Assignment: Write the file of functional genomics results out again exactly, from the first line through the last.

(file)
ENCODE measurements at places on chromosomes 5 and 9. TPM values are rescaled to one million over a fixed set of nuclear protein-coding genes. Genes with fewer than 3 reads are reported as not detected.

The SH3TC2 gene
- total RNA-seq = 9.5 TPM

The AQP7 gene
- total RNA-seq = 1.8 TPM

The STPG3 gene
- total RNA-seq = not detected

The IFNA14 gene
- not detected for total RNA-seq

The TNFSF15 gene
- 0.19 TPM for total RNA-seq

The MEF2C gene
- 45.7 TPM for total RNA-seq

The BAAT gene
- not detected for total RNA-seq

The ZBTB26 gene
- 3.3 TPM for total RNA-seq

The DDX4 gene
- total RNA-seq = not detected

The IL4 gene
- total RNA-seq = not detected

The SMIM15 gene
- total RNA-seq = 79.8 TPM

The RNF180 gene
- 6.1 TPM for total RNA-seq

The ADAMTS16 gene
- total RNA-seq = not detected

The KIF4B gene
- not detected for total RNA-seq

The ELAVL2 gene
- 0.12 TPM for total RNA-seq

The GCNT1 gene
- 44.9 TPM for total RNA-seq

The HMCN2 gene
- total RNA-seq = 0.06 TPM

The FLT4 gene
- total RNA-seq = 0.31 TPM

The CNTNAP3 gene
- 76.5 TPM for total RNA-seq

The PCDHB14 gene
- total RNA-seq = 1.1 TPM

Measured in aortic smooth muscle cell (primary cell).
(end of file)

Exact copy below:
ENCODE measurements at places on chromosomes 5 and 9. TPM values are rescaled to one million over a fixed set of nuclear protein-coding genes. Genes with fewer than 3 reads are reported as not detected.

The SH3TC2 gene
- total RNA-seq = 9.5 TPM

The AQP7 gene
- total RNA-seq = 1.8 TPM

The STPG3 gene
- total RNA-seq = not detected

The IFNA14 gene
- not detected for total RNA-seq

The TNFSF15 gene
- 0.19 TPM for total RNA-seq

The MEF2C gene
- 45.7 TPM for total RNA-seq

The BAAT gene
- not detected for total RNA-seq

The ZBTB26 gene
- 3.3 TPM for total RNA-seq

The DDX4 gene
- total RNA-seq = not detected

The IL4 gene
- total RNA-seq = not detected

The SMIM15 gene
- total RNA-seq = 79.8 TPM

The RNF180 gene
- 6.1 TPM for total RNA-seq

The ADAMTS16 gene
- total RNA-seq = not detected

The KIF4B gene
- not detected for total RNA-seq

The ELAVL2 gene
- 0.12 TPM for total RNA-seq

The GCNT1 gene
- 44.9 TPM for total RNA-seq

The HMCN2 gene
- total RNA-seq = 0.06 TPM

The FLT4 gene
- total RNA-seq = 0.31 TPM

The CNTNAP3 gene
- 76.5 TPM for total RNA-seq

The PCDHB14 gene
- total RNA-seq = 1.1 TPM

Measured in aortic smooth muscle cell (primary cell).